But otherwise, the sky looks much like the sky in our own world, until the other two heavenly bodies begin to rise.

The Sun

The sun is a yellow ball that produces Heat and Light. It also appears to affect Life, for plants grow better during the times of the year when there is more sunlight.

The Moon

The moon is a translucent sphere, possibly made of impure quartz, that produces Light. It also appears to be linked with Water, for the tides rise when the moon is rising and ebb when the moon is setting. (This is not like our world, where the tides rise and ebb twice during one lunar circuit of the sky.)

The moon is silver at the beginning and end of each month, but in the middle of each month it takes on a distinctive color that gives the month its name. The colors are yellow, green, blue, purple, red, and orange. Each occurs twice per year.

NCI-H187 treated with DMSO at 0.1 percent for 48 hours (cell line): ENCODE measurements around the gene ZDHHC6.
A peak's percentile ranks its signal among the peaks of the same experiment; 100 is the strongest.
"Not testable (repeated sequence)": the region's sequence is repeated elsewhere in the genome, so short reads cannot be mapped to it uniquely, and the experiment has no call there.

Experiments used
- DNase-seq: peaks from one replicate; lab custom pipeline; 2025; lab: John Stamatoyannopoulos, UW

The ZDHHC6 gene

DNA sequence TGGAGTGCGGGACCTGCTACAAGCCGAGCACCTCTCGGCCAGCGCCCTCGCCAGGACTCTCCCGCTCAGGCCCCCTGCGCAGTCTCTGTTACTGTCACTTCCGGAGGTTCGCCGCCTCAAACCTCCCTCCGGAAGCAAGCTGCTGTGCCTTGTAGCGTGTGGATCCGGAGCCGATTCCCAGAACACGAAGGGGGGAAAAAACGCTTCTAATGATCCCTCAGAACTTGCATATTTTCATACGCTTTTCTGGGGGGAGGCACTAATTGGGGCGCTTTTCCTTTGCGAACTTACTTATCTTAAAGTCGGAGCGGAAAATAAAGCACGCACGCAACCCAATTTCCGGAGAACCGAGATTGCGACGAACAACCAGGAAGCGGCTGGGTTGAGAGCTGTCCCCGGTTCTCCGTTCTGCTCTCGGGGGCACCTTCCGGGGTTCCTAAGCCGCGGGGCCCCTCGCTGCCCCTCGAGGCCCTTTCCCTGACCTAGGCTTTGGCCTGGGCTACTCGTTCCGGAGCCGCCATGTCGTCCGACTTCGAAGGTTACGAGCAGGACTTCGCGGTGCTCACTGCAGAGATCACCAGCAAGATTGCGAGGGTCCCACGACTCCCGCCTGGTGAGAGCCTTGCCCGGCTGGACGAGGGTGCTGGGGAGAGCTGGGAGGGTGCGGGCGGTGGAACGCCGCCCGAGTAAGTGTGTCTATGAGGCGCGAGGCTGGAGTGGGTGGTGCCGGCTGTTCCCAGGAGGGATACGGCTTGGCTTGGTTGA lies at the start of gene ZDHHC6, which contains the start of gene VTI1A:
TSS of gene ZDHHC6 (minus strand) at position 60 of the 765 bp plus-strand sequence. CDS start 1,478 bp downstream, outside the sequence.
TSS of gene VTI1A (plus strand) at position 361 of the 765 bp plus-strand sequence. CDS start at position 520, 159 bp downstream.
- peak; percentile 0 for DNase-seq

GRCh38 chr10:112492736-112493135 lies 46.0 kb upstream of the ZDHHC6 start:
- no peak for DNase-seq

The Lith

The lith is a sparkling chunk of metal with irregular facets. It is only roughly spherical. It appears to be slowly spinning. A facet catching the sunlight or moonlight at the correct angle may add a short-lived glare to the lith, but the lith gives off no light of its own. The lith is believed to be made of steel or iron pyrite. No one has ever succeeded in mapping its facets. Those who try become convinced that the lith changes its facets when they are out of sight.

The lith appears to be linked with Motion, for it moves through the sky much more quickly than the other two bodies. It makes 9 complete orbits per day. Each complete orbit is said to be “one lithic”. This is about 2 hours and 40 minutes. The lithic is the shortest natural measure of time.

The Stars

At night, the sky is filled with stars. They resemble stars viewed from earth, except that not all of them are white. Many stars can be found in each color.